Camshaft Timing Question

Nevada_TDI

Top Post Dawg
Joined
Aug 17, 2008
Location
Reno, sort of...
TDI
2001 Jetta TDI
I am a bit embarrassed to post this here, but I believe this is the right area. When I first had my Jetta I was too intimidated to work on it, it threw a timing belt, and I took it to the local VW shop. Franko6 did the head work, and even though the shop did not have the right tools, I provided them to the shop. My engine never seemed to run the same after that, but maybe it was just me. Fast forward to the timing set I currently have installed, we previously indexed the cam so every part was TDC before bolting the engine back up. She ran the same and all was well, it seemed she was prone to the overboost/kill fueling like she always had always been really touchy when it came to trying to dial in the boost curve. She-"Sophie" named from an inside joke years ago.
Back to the point: this time I purchased the entire timing tool set, including the cam lock that bolts into the vacuum pump bolt holes. TDC seemed different in relation to the camshaft position not matching the lock locating: the crankshaft was TDC, the IP was TDC, but the camshaft did not exactly line up to where she should be so I rotated the camshaft a few degrees and then popped the sprocket, realigned the camshaft sprocket and put the engine back together. Driving home she seemed to run better, but I was tired at the time. The next day I went for a test drive, put her in 3rd at a low RPM- without VCDS, and she didn't cough, she didn't put out a huge plume of smoke either and pulled solid until I couldn't afford to pay the ticket and I backed off at 75MPH I believe. For the longest while-before the new timing set- she smoked heavily when cold-and she does not now. I am still working on a fresh tank of fuel to see if there is any difference in FE.
I apologize for the long post, but is it possible the camshaft was a few degrees off ? If you have an idea or personal experience, will you please post it, and suggest which way the camshaft was off?
Advanced or retarded, and why do think so?
I realize this is not technically a Power Enhancement question, but since the engine is modified and acting differently, and I now have more power, it's close enough, I hope.
 
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Nero Morg

Top Post Dawg
Joined
Oct 19, 2017
Location
OR
TDI
2003 Jetta wagon, 2001 Jetta TDI, 2014 Passat TDI
Yes it's possible. The crank and cam need to be 100% lined up. The fuel pump just needs to be in the general area, since you're going to be adjusting it anyways to dial in fuel timing. Sounds like your crank/cam was out of time a little.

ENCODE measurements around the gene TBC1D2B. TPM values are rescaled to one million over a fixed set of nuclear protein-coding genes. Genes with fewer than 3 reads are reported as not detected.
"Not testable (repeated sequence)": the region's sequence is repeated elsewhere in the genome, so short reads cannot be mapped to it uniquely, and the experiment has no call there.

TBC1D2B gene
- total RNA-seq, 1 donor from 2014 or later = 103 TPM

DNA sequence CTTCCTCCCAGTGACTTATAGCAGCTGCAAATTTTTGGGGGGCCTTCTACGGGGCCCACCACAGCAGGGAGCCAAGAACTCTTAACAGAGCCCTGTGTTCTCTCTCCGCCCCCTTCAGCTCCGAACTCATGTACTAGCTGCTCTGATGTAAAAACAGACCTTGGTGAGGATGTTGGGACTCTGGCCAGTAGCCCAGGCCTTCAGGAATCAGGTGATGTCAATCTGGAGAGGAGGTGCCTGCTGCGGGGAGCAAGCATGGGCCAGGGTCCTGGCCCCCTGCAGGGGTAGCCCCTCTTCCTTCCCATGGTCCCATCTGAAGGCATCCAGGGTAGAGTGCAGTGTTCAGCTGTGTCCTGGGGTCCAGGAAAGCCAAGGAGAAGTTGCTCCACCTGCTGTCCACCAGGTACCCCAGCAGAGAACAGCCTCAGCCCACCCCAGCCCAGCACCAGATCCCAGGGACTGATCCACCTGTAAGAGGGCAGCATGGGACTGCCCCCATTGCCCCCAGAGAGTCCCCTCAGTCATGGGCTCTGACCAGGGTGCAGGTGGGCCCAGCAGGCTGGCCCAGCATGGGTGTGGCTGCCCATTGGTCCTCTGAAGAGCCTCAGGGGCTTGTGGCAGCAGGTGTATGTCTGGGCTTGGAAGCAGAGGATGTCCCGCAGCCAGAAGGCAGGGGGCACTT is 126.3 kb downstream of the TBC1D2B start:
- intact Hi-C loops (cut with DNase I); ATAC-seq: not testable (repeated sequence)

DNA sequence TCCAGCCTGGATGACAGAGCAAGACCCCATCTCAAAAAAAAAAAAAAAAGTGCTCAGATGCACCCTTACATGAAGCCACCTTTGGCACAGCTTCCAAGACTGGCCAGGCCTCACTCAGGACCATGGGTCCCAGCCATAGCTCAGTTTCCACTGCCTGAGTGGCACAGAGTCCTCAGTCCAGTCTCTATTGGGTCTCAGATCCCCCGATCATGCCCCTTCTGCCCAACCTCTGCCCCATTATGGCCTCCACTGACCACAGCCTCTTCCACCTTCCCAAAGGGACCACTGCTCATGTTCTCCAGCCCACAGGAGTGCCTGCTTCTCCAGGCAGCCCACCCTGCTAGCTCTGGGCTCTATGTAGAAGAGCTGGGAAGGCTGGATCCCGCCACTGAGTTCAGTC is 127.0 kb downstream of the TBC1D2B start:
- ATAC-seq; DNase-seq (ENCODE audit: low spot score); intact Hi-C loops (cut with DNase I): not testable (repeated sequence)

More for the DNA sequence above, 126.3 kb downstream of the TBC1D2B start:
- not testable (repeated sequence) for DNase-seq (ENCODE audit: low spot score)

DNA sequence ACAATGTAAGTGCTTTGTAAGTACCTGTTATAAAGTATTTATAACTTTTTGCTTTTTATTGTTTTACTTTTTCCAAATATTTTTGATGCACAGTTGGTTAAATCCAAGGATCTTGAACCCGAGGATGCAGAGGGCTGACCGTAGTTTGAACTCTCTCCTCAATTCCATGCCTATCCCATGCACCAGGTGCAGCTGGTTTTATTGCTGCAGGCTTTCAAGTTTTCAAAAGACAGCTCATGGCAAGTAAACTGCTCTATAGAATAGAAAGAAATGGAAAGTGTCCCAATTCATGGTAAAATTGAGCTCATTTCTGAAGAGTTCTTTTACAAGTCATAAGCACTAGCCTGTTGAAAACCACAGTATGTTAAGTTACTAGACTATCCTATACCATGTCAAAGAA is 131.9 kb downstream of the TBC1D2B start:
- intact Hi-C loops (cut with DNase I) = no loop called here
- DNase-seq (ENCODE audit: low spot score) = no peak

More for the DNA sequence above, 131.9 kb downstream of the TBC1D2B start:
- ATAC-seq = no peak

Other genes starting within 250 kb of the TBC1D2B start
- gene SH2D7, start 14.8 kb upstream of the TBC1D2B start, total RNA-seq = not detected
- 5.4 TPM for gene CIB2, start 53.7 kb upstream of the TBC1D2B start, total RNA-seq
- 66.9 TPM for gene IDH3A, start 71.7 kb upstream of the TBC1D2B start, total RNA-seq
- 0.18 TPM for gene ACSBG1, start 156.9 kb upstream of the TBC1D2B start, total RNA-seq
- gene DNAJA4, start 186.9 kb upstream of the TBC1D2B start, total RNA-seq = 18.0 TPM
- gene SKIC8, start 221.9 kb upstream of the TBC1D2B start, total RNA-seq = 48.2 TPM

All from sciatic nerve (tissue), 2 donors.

Typically when I set a timing belt, I bar the engine over, line up the mark on the crank, and the cam tool should glide right in. I just make sure the timing hole is close for the fuel pump after, but fuel pump not lining up won't hurt it.
 

Vince Waldon

Top Post Dawg
Joined
Apr 25, 2009
Location
Edmonton AB Canada
TDI
2001 ALH Jetta, 2005 BEW Wagon
White is typically unburnt diesel, typically caused by retarded timing, so that's my random interweb guess as to what your valve timing *was*. :)

Sounds like you've got it sorted now... using the proper jigs is the way to go for sure. Small differences can make a difference.
 

jmodge

Veteran Member
Joined
Jun 18, 2015
Location
Greenville, MI
TDI
2001 alh Jetta, RC2 5speed daily commuter and 2000 alh Jetta 5spd swap, 2" lift, hitch, stage 3 TDtuning w/502's backroad cruiser
One of the reasons rotating the engine twice and rechecking timing is suggested, the slack in the belt is evened out, which could change cam timing. As far as gassers go, cam timing moves the power curve. Advance a cam, low end power, retard a cam, high end power. Which way did you have to turn the cam.
 

Nevada_TDI

Top Post Dawg
Joined
Aug 17, 2008
Location
Reno, sort of...
TDI
2001 Jetta TDI
IIRC, facing the camshaft view, I believe it was clockwise, which would be advancing the camshaft, which would make sense regarding my question. Thank you for your clarifying my question. ;)
 

300D

Veteran Member
Joined
Jun 8, 2018
Location
Coast of Maine
TDI
2003 Jetta Wagon TDI, 5-speed, 270K
It really is a game of checking everything in every which direction. The mark on the flywheel, the notch on the crank pulley, the cam slot, and even a dowel down the #1 cylinders injector hole if you are uncertain about the other positions. Everything and everything to make sure it's in time. Glad to hear it is sorted, that has got to feel great. Reminds of when I was kid with a 1971 MGB and twin SUs. In about 4 years of teenage ownership I think I had them dialed in for one perfectly running test drive. It was a super sweet 15 minutes, never to be replicated again, and always not feeling quite right after that.
 

jmodge

Veteran Member
Joined
Jun 18, 2015
Location
Greenville, MI
TDI
2001 alh Jetta, RC2 5speed daily commuter and 2000 alh Jetta 5spd swap, 2" lift, hitch, stage 3 TDtuning w/502's backroad cruiser
My brother had a Sportster with an SU on it, he managed to never start his pant leg on Fire somehow 😁
 

Nevada_TDI

Top Post Dawg
Joined
Aug 17, 2008
Location
Reno, sort of...
TDI
2001 Jetta TDI